In the original version of the conNECKtedTOO mission statement, there is a
sentence which raises questions:
“For us collaboration means shared ownership and autonomy not consensus.”
This is my reply, an opportunity to open a dialogue.
The issue is the relationship of shared ownership with autonomy, as compared to consensus.
Here, autonomy is a state of individual being, which gets its meaning(s) from others. It is not an abstraction. It needs and defines a relationship in which the respect of one for the other(s) is reciprocal. Reciprocity is what seals shared ownership. In this micro-climate of trust, an open-mindedness takes roots, which cannot exist in a situation of control or of domination. In that, autonomy is a component of active freedom. It implies equality as a living experience, open-ended social involvement, interaction, attention. It makes up the inclusive, relational part of everyone’s identity, yet celebrating the inner silence which guarantees personal sanity.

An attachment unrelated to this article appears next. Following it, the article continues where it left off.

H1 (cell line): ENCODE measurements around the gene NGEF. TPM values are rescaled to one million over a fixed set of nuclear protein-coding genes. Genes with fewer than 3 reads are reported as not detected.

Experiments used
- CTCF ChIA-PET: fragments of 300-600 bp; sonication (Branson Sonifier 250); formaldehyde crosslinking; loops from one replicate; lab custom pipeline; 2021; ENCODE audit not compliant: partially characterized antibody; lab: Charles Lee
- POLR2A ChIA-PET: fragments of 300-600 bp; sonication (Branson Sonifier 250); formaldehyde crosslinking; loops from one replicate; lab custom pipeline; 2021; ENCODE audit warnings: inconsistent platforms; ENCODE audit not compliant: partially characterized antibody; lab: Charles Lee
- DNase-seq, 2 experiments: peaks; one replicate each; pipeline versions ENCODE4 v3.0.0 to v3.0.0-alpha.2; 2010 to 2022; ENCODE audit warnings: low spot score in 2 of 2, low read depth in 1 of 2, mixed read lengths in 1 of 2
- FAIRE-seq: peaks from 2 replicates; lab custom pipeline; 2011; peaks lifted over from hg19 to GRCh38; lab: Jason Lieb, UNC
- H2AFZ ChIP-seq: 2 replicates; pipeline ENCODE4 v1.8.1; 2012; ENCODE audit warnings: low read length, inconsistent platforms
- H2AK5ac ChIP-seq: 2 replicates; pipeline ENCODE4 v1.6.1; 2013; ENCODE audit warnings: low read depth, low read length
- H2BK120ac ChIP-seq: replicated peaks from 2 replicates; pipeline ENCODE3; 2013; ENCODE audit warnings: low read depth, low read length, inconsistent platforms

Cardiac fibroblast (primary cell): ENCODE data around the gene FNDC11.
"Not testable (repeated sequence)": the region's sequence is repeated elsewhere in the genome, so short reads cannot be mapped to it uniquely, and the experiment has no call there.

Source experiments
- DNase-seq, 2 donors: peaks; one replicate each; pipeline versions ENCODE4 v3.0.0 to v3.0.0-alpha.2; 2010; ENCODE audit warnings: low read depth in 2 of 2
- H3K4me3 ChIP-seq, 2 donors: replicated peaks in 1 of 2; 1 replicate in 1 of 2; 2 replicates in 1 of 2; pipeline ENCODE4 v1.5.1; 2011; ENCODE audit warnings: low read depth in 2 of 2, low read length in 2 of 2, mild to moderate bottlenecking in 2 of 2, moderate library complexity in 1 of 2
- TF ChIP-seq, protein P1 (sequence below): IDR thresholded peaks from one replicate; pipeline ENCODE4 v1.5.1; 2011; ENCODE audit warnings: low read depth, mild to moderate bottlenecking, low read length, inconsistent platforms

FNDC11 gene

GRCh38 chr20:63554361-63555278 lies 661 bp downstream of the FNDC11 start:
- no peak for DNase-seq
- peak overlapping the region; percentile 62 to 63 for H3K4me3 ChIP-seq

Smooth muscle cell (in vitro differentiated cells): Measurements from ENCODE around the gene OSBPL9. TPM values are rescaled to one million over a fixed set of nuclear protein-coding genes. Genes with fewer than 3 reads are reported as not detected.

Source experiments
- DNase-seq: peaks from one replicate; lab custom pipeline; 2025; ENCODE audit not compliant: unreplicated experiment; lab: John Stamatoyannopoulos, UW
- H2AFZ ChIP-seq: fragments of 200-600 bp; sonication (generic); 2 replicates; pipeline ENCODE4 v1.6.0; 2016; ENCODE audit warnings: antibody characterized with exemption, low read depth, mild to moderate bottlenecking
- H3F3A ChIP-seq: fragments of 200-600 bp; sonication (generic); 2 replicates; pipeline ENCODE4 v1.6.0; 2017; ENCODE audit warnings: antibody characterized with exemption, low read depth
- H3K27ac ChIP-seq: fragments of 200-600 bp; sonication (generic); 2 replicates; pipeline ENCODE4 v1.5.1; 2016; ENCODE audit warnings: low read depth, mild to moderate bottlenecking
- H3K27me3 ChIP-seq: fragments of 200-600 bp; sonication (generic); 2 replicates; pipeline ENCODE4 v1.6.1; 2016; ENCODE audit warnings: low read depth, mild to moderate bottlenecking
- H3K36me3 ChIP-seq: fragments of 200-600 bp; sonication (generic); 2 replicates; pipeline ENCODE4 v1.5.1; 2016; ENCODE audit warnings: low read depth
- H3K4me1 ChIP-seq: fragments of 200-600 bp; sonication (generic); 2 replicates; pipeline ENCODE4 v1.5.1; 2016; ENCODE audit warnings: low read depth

Politically, autonomy implies active responsibility, personal and social. Ultimately, it defines the relationship of the state with its citizens, it is dialogic. This may help us to understand that today, 2020, Corona Virus time, what democracies need is less representation than participation and accountability for all. One man, one vote, one voice is the expression of citizens’ autonomy.
Consensus-building is a process of public deliberation, not necessarily reciprocal or among equals. Consensus is its end product, what is left of a give-and-take.
A balancing act taking place on constantly shifting grounds. A transaction of apples for oranges. Often, the actors of a consensus conclude: ‘No one got everything they wanted, but everyone got a little something.’ A compromise for the sake of workability. This is where transparency can only be a substitute for integrity.
As far as the mission statement of cTOO is concerned, and the need for clarification, it is a fact that autonomy is not an alternative to consensus. Yet, in the field of social dialogue, they meet constantly, although, as seeking autonomy is a process of participation, consensus-building is one of delegation.
That is why I propose that, in the cTOO Mission Statement, we change “ For us collaboration means shared ownership and autonomy, not consensus” to:
“For us collaboration means reciprocity, shared ownership and autonomy.”